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Anatomical leg length differences and chronic recurrent lower back pain.

Wednesday, May 3rd, 2017

short leg before

short leg before

 

short leg corrected

short leg corrected

One of the most common causes of recurrent lower back pain and stiffness as well as sciatica is an anatomical short leg.   The patient will talk about having lower back pain and stiffness almost always on the same side of the body every time.  They have no history of trauma but have been suffering from the same complaint ever since high school.   The condition seems to get more significant as they age complaining the exacerbation last longer and intensifies in severity per occurrence as they age.  Many times they will have been to a Chiropractor, who on examination, will mention a short leg.  The patient may have wear on the bottom or their jean pant leg on the short leg side or wear on the outside heal of the short leg side.  They may have been told that they have a scoliosis.  If they are a runner they will have recurrent Ilio-tibial band discomfort on the long leg side or recurrent bursitis.  They may have even started developing medial knee pain or bunions as a result of the foot compensation and resulting pronation.

On X-ray exam you will see un-leveling of the  pelvis and femur heads.  The spine will either lean into the curve causing scoliosis formation on large deficiencies or compensatory leaning away from the short side both of which will cause disk wedging and premature wear of the lower lumbar disk and arthritic changes as a result.  The patient presents with neck and upper back symptoms as well due the leaning tower of Pisa affect.  IF the base of the spine is not level there will be stresses all up above which can cause recurrent neck and upper back pain as a result.

The answer can be as easy as leveling the pelvis with a shoe insert and/or an orthotic as well as restoring the function to the spine caused by the imbalance.  Here at Frostwood Chiropractic we take films of the spine prior to treatment to know the condition of the spine we are treating.  We measure the pelvic, and femur heights using the films so we know the height or the lift for the shoe.  The arches of the feet are also evaluated due to un-leveling that can occur if one arch has fallen as a result of the imbalance.  If you keep going to your Chiropractor and the same problem on the same side recurs maybe ask about this type of evaluation.  Chronic pain can lead to expensive steroid injections or even surgery if not treated appropriately.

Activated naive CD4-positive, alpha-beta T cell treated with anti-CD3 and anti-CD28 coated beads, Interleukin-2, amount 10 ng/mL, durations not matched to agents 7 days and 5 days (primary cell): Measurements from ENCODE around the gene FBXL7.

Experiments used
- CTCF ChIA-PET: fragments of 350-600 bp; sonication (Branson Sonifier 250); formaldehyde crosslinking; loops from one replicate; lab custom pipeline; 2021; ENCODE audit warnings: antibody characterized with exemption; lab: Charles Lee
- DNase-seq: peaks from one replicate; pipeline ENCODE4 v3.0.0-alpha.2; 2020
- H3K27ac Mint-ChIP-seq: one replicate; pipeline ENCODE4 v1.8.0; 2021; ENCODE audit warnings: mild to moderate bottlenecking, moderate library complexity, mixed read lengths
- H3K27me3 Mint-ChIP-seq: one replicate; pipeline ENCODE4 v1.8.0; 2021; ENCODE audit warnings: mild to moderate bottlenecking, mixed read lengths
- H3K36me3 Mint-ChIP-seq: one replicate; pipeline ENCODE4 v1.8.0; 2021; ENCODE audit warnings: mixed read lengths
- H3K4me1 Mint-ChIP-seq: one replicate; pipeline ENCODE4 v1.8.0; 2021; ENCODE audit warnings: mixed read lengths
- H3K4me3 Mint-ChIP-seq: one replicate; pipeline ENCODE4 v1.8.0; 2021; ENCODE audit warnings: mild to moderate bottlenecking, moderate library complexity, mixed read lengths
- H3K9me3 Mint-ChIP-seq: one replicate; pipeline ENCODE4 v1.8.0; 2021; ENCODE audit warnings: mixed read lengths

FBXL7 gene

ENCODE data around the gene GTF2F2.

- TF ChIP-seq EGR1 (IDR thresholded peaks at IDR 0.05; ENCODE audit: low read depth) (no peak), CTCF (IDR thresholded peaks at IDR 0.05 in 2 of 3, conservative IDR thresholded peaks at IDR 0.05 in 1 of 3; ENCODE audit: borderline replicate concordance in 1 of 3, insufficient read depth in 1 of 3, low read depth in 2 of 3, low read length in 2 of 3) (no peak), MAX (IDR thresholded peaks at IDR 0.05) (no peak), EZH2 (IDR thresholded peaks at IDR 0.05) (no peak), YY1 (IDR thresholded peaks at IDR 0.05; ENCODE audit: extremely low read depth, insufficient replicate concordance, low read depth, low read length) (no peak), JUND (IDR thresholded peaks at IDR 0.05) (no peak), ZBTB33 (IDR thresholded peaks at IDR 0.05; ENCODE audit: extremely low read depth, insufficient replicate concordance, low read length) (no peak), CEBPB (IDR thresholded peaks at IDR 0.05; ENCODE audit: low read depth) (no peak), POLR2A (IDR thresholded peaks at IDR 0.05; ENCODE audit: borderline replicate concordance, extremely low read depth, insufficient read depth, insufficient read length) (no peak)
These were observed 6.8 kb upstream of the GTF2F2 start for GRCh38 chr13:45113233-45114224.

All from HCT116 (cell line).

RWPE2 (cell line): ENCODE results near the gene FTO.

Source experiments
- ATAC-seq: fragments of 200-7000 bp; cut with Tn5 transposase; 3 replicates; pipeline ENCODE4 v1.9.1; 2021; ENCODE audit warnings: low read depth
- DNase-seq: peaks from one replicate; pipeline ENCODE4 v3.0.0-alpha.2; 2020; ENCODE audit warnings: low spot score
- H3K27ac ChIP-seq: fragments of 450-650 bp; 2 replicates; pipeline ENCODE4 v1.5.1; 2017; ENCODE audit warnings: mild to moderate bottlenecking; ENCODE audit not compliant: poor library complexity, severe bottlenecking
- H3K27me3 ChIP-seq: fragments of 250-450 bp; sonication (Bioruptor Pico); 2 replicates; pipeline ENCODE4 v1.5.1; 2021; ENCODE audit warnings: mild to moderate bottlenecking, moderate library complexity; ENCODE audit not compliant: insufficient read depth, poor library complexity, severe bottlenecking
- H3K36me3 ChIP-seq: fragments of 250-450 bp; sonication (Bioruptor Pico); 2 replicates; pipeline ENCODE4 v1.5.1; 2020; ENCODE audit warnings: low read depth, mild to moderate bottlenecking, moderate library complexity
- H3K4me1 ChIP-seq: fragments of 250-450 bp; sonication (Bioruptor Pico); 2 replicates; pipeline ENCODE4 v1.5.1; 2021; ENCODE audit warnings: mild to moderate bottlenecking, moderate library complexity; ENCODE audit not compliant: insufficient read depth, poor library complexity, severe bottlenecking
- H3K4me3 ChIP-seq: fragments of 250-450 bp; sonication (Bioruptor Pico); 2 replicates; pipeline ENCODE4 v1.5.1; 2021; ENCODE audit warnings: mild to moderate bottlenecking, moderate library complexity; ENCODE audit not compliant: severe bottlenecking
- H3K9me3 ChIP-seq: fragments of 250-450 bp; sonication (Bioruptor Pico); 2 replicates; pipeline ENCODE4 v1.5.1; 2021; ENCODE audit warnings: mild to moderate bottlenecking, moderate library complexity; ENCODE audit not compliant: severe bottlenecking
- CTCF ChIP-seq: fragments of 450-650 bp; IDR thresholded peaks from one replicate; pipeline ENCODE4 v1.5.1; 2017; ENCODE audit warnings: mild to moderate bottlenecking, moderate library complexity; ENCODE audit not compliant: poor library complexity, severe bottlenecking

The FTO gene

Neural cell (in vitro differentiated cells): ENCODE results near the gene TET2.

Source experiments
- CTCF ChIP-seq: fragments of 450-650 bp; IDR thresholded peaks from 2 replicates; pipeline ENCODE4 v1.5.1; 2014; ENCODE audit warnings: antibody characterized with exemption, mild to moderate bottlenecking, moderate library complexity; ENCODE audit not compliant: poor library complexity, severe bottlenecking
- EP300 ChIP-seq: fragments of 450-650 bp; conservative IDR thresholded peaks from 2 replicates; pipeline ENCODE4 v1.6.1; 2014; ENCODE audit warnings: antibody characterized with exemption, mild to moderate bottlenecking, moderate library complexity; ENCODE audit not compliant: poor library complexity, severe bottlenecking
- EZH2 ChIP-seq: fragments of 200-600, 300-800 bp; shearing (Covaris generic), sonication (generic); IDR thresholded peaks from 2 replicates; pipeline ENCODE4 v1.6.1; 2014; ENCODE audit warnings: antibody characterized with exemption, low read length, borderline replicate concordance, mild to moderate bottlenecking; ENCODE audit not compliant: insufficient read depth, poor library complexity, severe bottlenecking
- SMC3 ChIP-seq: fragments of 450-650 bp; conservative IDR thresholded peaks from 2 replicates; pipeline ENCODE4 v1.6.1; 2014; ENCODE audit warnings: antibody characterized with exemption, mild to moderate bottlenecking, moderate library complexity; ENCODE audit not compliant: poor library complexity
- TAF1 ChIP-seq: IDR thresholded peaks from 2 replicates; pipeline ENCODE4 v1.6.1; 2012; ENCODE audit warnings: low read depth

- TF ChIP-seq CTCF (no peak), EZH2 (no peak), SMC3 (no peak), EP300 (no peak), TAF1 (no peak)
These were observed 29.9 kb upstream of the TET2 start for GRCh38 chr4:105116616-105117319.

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Sciatica Treatment: Surgery or Chiropractic?

Tuesday, March 13th, 2012

Sciatica StudySciatica, the word and diagnosis every patient seems to know. Sciatica simply refers to the symptoms of pain, weakness or tingling in the legs as a result of compression or injury to the sciatic nerve. In two previous posts “Sciatica – Surgery Not Included” and “Sciatica – Part II” I discussed in more detail the diagnosis of sciatica. Today, I want to discuss the results of a study that compares head-to-head chiropractic manipulation and surgical microdiskectomy for the treatment of sciatica.
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Sciatica – Surgery Not Included

Thursday, April 22nd, 2010

SurgeryIt seems like nearly everyone I talk to outside of the office has sciatica. Or at least that is what they have been told their problem is. And for each of these individuals I meet, their question is “Can chiropractic help me?”. The answer lies in knowing more about your condition. Let’s start with what sciatica is.
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12 Days of Health & Wellness – Watch Your Back – Day 4

Monday, December 14th, 2009

Day4The Holiday season is a strenuous time for the body, as has been mentioned in nearly all the posts of this series. In this post we are going to focus on the low back. I am a chiropractor, you knew it was coming. Back pain is the second most common reason for visits to the doctor’s office. Fortunately, there are proactive steps you can take to reduce or prevent low back pain.

First, always lift with your legs. Your back was not designed to lift heavy objects, your legs were. Use your body as it was designed to work. Lifting with your legs means bending your knees and squatting down to grab the item you are lifting. As you lift you should always keep the object as close to your body as you can. Holding something away from your body puts added stress on your low back. (more…)

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